That left Audrey and Heather. How to choose?

In my non-gender world, I’d been preparing to apply to an annual writer’s workshop for almost two years and the deadline to apply was fast approaching. Not only did I have to get my submission materials together, I had to apply.

Which meant I needed to put a name down for a program that is held in mid-summer. Which is right around when I’ve been thinking of transitioning. Which meant that either I used my male name and if I transitioned I’d have to explain everything before I got there or I could apply with a female name and just attend as myself.

And like flipping a coin when you’re not sure what you want the outcome to be beforehand but the act of doing it crystallizes your decision, I applied as Heather.

Hello, nice to meet you! What’s your name?


About cistotrans

A Seattle-area trans woman seeking a happy spot to stay at along the path of transition.
This entry was posted in coming out, counseling, family, observations, personal history, self-acceptance, transition and tagged , , . Bookmark the permalink.

12 Responses to Hello, my name is…

  1. Lesboi says:

    Names are tricky. I’m envious of folks who have always known their chosen name. It took me several years and sometimes I still second guess myself about my choice. I ended up going with Shawn. The biggest problem is that there are three ways to spell it but I’m willing to deal with that. It embodies parts of my birth name and I like the symbolism in keeping part of my past with me through transition. Nice to meet you Heather. It’s a pretty name.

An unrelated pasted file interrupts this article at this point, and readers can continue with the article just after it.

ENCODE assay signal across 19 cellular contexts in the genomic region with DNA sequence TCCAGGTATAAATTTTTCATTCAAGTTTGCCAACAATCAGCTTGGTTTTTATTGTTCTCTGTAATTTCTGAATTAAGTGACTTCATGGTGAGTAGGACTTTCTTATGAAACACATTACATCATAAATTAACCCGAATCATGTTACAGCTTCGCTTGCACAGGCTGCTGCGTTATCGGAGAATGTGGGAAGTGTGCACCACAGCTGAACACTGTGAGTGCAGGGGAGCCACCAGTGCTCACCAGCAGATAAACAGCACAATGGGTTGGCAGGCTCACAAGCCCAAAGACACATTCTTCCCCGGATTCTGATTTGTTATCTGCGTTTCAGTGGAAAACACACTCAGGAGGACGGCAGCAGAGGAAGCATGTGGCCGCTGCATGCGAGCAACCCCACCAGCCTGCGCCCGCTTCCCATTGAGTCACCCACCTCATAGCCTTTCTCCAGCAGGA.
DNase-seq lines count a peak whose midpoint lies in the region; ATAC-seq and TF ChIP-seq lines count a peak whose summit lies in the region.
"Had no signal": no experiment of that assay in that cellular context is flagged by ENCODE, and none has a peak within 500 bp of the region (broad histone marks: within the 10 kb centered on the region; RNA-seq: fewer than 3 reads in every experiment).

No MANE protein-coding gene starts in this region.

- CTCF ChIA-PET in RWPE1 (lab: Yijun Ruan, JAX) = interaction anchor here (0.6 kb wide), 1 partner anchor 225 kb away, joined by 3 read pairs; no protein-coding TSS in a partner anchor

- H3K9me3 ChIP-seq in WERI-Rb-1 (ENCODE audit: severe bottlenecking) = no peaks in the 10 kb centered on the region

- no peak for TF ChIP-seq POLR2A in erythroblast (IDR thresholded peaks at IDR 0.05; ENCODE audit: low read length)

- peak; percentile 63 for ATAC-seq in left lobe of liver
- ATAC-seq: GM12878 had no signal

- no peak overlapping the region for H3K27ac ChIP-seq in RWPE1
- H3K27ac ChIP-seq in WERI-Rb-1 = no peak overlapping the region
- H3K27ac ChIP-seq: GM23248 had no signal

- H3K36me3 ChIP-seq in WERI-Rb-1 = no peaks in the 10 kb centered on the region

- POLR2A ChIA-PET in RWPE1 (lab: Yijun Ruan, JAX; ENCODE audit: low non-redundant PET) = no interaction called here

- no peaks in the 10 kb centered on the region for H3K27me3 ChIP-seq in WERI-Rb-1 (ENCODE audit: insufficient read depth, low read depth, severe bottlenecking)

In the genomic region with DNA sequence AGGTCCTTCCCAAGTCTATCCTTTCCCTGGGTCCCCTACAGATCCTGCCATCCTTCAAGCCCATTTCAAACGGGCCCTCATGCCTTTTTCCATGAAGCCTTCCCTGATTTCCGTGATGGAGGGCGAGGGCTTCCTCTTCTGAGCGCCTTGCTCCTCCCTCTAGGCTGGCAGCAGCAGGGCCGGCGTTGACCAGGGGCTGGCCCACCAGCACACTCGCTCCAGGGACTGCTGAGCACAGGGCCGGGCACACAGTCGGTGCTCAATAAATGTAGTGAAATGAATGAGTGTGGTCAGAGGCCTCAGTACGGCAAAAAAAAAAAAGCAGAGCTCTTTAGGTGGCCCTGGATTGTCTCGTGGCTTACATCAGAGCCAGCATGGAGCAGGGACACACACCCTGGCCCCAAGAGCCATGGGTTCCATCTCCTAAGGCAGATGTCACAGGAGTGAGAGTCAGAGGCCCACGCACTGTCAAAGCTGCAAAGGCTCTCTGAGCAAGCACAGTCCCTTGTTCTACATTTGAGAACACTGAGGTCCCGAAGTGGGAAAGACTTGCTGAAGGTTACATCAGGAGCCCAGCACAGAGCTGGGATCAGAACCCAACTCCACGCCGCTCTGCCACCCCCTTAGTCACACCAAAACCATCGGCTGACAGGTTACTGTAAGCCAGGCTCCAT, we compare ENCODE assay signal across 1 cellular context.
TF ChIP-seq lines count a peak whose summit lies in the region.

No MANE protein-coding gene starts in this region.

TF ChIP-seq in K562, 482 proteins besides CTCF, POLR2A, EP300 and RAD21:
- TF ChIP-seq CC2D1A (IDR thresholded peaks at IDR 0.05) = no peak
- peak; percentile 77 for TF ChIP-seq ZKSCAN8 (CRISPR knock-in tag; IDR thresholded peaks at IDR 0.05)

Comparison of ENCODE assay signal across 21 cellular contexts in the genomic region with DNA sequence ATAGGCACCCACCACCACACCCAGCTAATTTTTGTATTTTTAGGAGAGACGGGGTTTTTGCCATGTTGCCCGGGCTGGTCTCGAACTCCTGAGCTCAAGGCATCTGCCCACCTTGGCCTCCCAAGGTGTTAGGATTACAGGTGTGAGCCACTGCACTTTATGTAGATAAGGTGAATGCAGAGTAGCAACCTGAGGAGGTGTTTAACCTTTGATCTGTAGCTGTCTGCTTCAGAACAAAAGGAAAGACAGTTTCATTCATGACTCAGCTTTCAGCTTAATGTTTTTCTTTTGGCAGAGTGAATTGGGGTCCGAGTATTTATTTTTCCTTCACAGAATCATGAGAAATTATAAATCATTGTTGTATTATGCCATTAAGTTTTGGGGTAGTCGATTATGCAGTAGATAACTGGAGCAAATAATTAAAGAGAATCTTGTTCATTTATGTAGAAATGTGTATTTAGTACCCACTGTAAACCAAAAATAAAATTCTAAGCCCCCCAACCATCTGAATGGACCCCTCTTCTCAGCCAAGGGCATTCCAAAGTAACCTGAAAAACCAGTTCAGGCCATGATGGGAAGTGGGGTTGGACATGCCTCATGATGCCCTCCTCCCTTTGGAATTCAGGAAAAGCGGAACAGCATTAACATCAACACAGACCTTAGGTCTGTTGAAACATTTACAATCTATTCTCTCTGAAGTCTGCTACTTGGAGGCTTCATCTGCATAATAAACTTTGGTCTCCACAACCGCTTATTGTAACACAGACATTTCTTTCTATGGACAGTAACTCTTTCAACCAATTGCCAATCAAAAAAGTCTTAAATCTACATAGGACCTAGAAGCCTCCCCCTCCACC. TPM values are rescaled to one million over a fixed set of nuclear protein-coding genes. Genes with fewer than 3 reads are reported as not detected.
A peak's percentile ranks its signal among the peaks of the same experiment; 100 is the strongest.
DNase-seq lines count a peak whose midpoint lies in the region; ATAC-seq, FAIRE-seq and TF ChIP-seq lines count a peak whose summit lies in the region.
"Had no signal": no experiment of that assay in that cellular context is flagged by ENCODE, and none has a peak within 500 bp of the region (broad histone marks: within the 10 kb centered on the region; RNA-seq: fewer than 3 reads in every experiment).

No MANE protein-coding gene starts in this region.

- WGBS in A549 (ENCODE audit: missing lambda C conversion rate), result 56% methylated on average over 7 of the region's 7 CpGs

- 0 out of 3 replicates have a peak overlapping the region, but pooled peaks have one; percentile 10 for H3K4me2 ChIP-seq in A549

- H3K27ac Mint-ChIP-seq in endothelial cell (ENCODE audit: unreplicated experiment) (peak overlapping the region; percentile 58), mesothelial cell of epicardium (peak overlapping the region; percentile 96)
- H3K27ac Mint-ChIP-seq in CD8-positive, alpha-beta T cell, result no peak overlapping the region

2. Nour S says:

    Hey Heather, that’s a really beautiful name 🙂


  3. I’m happy you’ve found your name 🙂

    Like you, I haven’t always had this name. I went by a different one in my early teens, when I first started to deal with these feelings. But when it came time to pick a new name again I felt like the old one didn’t fit anymore. So I just let it go and found something new…. after months of thought and agonising over it!


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  8. Izabela says:

    This post is on the older side, but I had basically similar sorts of rules when I realized that I was going to make the transition, although I wasn’t so worried about choosing a name that would be exotic to my age cohort, so long as it was a name that had at least some sort of classical history to it. Definitely agree with the feeling about definitely not wanting to choose a name could be either male or female, and I also made the decision break from how when I was younger I would sometimes think of myself using a feminized version of my given name.

    Noelle was actually a name I considered some. I have a nearly unhealthy love of the dark L sound, so I knew I had to choose a name with that sound in it. Jill, Michelle, Adele, Eliana, Elle, Ella, Noelle, I think they’re all quite lovely in how they sound. But somehow the more I listened to Izabela, it just had a sound and feel to it that I loved. So I chose it even though it’s an unusual one for here in the United States.

    Heather is a very lovely name for you and I really admire the thought put in behind it to choose something that spoke to your identity. That’s one of the things that can be really wonderful about being transgender, the chance in life to choose our own names. Which also probably contributes to how much we get hurt if people insistently deadname us.

    Liked by 1 person